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Another flu season is here, which means another chance for viruses to mutate. Already, most influenza A viruses contain a mutation that confers resistance against one class of antiviral medications, and the bugs are steadily gaining resistance against another class. Scientists report in ACS Medicinal Chemistry Letters a series of experiments designed to develop new medications that could potentially fight off the resistant and sensitive types of influenza A.
For most people, the flu is a nuisance, causing aches and pains, as well as coughs and runny noses for a few weeks. But for the elderly and young children, the illness can be deadly. And in the most recent flu season, even some seemingly healthy adults died after being infected. Because the virus can mutate, it has built up resistance against some drugs that had been used to help fight the infection. Influenza A is responsible for most cases of the flu, and about 95 percent of influenza A viruses have a mutation called S31N in the channel protein AM2. Food and Drug Administration (FDA)-approved antivirals called adamantanes target that protein, but are no longer recommended because the S31N mutation renders these drugs useless. The other FDA-approved class of antiviral medications includes oseltamivir. Although these drugs are still effective, resistance is growing with the rise of a mutation in a different viral protein. That's why Jun Wang and colleagues sought to develop a new medication that would work in both resistant strains and those that still respond to oseltamivir.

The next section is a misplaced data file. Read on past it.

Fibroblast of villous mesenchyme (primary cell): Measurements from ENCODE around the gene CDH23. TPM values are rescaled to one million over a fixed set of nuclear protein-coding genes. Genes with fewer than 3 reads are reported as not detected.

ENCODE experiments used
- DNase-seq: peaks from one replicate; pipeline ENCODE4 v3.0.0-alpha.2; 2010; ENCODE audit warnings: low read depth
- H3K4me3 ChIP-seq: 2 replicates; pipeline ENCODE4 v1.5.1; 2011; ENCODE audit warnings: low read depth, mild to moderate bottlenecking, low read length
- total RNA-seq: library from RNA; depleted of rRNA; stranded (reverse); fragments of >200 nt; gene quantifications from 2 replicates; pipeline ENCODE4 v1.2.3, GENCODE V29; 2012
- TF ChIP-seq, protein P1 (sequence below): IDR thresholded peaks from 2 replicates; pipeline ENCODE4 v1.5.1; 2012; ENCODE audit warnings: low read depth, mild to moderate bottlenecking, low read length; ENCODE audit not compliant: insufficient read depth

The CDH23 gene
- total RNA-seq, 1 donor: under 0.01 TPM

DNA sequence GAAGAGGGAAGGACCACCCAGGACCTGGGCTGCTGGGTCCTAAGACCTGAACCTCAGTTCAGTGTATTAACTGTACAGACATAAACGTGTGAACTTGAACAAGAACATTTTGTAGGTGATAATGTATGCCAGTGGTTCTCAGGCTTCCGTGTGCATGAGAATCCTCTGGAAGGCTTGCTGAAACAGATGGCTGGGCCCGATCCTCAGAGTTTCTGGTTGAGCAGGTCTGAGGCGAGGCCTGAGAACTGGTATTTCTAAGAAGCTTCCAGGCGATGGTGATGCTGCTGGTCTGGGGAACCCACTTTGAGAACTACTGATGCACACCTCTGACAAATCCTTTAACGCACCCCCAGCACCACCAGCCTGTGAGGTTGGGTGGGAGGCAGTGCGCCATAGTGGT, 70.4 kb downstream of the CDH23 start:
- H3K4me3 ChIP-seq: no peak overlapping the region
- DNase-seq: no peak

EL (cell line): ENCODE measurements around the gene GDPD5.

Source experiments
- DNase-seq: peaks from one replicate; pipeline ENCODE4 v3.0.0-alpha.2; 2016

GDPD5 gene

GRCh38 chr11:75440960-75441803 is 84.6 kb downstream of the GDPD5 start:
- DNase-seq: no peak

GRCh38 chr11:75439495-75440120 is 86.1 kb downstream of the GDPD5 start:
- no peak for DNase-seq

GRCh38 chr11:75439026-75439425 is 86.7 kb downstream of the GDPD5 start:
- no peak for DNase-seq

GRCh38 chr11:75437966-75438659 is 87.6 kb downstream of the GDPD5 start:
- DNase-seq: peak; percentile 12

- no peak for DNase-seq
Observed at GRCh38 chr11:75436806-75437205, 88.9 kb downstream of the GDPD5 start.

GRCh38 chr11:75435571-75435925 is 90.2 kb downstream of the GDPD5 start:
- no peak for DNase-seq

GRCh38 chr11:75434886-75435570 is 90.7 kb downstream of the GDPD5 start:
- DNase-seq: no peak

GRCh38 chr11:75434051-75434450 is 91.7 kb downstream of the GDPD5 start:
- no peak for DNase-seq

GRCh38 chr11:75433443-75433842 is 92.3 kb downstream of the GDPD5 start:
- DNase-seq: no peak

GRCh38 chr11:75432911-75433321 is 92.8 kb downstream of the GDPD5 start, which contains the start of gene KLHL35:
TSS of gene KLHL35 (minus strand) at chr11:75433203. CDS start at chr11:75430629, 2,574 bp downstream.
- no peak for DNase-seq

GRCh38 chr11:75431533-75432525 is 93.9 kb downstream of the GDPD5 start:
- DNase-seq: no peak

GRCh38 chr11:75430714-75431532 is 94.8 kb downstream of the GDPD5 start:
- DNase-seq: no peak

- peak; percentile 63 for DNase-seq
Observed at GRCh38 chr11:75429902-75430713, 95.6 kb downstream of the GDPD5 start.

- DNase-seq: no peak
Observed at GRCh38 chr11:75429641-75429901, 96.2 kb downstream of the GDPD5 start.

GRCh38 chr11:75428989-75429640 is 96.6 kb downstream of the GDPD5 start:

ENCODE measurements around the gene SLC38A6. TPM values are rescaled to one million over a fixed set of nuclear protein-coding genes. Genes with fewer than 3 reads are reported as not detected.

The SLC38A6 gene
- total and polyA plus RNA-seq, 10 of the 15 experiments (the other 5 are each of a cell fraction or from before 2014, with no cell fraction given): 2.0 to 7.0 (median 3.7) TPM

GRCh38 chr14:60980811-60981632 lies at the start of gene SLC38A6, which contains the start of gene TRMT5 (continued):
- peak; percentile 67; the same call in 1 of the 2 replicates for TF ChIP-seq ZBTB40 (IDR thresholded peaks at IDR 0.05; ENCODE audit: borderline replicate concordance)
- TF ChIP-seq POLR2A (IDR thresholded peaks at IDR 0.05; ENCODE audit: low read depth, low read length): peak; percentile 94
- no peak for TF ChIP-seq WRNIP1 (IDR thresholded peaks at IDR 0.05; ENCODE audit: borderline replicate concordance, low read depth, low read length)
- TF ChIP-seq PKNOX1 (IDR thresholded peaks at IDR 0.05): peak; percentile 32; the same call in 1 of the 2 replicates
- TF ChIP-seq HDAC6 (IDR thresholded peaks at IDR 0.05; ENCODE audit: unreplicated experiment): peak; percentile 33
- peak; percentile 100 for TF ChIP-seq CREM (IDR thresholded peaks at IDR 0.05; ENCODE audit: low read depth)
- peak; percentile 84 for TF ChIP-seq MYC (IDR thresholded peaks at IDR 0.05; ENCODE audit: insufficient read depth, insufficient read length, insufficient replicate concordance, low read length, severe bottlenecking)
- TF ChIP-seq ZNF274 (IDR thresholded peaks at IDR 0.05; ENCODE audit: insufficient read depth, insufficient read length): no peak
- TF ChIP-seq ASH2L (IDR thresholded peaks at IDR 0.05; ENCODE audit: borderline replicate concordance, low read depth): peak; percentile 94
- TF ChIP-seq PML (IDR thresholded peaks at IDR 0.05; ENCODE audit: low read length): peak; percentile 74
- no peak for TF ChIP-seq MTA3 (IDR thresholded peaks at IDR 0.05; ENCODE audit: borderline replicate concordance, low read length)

The key, Wang's team realized, was to target the AM2 protein with the S31N mutation, since it is found in almost all influenza A viruses. Using a step-wise process, the researchers identified one sulfur-containing inhibitor of AM2 S31N that was stable under conditions that mimic human metabolism. They then spun that discovery into a series of similar sulfur-bearing molecules, eventually identifying two compounds with even better antiviral properties than oseltamivir, fighting off drug-resistant and drug-sensitive strains. In addition, the researchers note that the two compounds have optimal in vitro pharmacokinetic properties, making them well-suited for the next step of in vivo studies in mice.
The authors acknowledge start-up funding from the University of Arizona and funding from the National Institutes of Health.
Source: American Chemical Society